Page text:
Dutch insurers demand nudes from breast cancer patients despite ban
No photos? No, second operation
Updated Dutch health insurers are reportedly forcing breast cancer patients to submit photos of their breasts prior to reconstructive surgery despite a government ban on precisely that.
That sounds pretty bad but it gets worse: These insurers keep losing their copies of these highly intimate pictures, one way or another.
Some insurers don't use secure websites and/or other means of electronic communications to transfer these very sensitive photos, according to the Netherlands public broadcaster NOS. Patients reported that their insurance companies have lost their photos, and denied their requests for reconstructive surgeries following a breast-cancer diagnosis.
In addition to being intrusive and humiliating — and, we're told, not a requirement for any other types of cancer-related surgeries — cancer patients' photos have been stolen by ransomware crews in the past, and then used to extort victims. Some of these images ended up published online in data dumps, and now patients are suing the healthcare provider for allowing the "preventable" and "seriously damaging" leak.
While the initial reconstruction is reimbursed by health insurers, if the patients require a follow-up surgery insurers generally require photos to determine whether they will cover it.
After a media outcry about the situation in 2021 the Dutch Health Minister required that these photos be taken in a hospital, with the rules coming into effect on January 1, 2023. Some hospitals have since refused to do this, citing the sensitive nature of the images and potential privacy nightmares.
Meanwhile, health insurance orgs aren't necessarily following this rule, and are still asking patients directly for photos. One patient interviewed by NOS and insured by CZ was asked to send the nudes via email before the insurer would reimburse a second procedure after a botched first operation.
So she did, "with great reluctance," and was later told by CZ that the photos had been lost.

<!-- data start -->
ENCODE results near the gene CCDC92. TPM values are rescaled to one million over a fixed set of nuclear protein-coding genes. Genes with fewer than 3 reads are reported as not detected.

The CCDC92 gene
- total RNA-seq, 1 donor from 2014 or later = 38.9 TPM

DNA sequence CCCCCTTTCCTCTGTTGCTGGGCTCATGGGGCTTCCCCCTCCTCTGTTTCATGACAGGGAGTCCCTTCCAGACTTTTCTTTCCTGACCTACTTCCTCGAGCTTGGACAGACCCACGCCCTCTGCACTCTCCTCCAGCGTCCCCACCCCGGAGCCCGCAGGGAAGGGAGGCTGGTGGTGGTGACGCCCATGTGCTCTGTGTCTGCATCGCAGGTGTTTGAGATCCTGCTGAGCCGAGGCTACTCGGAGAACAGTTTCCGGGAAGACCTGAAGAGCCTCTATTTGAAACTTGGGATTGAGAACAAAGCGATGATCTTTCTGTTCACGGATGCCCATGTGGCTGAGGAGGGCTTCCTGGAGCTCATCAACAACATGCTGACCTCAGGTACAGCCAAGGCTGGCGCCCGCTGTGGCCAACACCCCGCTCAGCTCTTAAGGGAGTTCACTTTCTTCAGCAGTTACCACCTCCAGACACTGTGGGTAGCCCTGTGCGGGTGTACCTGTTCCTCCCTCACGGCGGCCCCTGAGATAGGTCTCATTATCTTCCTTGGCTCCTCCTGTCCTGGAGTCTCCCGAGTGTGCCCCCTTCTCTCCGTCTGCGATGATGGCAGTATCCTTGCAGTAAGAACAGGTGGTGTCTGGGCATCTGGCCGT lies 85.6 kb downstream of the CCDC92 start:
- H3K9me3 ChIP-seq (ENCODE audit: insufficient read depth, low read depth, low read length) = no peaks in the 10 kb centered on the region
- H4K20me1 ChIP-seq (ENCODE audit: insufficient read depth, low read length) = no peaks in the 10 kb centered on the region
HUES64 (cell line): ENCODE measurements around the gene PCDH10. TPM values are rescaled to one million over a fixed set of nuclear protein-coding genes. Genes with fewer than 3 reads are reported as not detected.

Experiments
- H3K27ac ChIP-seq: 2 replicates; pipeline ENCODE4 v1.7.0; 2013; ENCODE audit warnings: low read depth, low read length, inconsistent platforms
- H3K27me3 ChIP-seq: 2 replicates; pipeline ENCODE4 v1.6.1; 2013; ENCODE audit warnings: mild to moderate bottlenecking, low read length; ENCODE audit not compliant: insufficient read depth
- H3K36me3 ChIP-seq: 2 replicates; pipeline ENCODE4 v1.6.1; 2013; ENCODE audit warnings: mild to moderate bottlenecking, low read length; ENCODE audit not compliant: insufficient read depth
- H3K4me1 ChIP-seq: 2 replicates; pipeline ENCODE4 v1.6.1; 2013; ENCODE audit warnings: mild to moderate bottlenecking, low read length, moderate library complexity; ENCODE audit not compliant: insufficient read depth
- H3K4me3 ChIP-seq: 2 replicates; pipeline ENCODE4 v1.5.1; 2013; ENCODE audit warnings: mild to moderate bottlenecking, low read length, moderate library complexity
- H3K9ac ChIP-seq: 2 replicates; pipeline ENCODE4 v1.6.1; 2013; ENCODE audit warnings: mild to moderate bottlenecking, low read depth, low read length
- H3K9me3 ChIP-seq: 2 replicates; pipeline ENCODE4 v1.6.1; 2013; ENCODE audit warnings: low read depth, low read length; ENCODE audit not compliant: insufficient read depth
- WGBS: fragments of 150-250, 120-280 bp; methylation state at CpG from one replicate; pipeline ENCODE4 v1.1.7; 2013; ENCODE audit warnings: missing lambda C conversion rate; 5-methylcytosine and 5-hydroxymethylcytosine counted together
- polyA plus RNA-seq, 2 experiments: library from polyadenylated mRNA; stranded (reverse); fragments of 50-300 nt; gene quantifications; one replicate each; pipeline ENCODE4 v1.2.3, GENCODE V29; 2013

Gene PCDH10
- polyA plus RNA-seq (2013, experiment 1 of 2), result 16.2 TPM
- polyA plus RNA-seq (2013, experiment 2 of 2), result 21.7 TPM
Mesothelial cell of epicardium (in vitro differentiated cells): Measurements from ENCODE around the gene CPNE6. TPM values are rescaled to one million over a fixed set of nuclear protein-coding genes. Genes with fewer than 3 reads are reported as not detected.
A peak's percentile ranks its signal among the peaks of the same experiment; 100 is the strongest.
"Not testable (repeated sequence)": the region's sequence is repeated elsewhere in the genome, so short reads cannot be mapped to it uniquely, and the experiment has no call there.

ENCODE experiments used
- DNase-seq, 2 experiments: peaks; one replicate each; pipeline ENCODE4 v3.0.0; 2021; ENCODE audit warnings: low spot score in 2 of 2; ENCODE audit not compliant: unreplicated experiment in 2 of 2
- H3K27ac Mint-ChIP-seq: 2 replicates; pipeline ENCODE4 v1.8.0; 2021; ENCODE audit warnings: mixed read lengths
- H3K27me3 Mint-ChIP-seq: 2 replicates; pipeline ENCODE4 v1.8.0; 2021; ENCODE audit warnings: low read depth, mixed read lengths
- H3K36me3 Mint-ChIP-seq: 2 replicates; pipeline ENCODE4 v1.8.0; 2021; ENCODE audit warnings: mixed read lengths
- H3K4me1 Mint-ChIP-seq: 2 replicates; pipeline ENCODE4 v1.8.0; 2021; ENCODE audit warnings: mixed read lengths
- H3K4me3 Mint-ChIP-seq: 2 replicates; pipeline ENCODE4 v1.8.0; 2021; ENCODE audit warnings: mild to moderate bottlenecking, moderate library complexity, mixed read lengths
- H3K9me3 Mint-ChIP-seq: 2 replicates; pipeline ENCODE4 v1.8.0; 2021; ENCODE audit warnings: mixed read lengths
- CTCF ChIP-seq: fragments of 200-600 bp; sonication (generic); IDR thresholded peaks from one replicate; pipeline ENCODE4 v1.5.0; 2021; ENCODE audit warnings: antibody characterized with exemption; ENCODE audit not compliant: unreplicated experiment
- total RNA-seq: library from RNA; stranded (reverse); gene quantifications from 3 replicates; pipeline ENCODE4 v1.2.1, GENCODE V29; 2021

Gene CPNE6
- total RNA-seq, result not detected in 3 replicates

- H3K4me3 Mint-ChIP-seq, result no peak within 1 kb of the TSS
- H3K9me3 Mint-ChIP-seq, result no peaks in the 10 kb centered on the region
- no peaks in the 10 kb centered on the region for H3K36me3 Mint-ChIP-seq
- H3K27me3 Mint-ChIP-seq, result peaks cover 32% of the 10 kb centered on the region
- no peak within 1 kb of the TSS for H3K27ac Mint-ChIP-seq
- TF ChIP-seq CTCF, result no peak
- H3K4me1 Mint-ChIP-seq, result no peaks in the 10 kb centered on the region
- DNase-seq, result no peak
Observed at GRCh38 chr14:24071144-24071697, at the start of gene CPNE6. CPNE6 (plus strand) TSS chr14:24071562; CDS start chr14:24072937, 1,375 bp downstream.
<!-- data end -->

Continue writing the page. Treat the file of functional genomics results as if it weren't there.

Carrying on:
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When asked about the patients' claims, a CZ spokesperson told The Register: "Dutch health insurer CZ does not ask breast cancer patients to submit photos."
The insurer, however, told NOS that it does request photos from the patients "if the plastic surgeon doesn't want to send photos," and described the lost pic as "very annoying."
Other patients, including those insured by health corporation VGZ, also reported being asked to to submit images of their breasts and then losing them. One reported being told to send the images via unsecured email and an employee telling her they had been passed "from one counter to another."
That insurance group told NOS that "only in the event of a complaint can policyholders be asked for photos."
The Register could not reach VGZ for comment, and the Health Minister did not immediately respond to our questions including if the agency planned to take action. ®
Updated to add on February 13
The trade body for Dutch health insurers, Zorgverzekeraars Nederland (Health Insurers Netherlands), has now changed its policy, and patients will no longer have to submit photos to insurers to get approval for follow-up breast cancer operations. Instead any photographic evidence will stay with doctors.
In addition, any requests made this year will be "approved by default" without photos, and in 2025 the existing authorization process for breast reconstruction after cancer treatment will be abolished.
"We regret that applications for tertiary breast reconstruction have led to undesirable situations for some women and have therefore damaged confidence," said Petra van Holst, director of Health Insurers Netherlands.
"I'm glad this has been resolved. If women have any questions about their specific situation, we ask these women to contact their health insurer."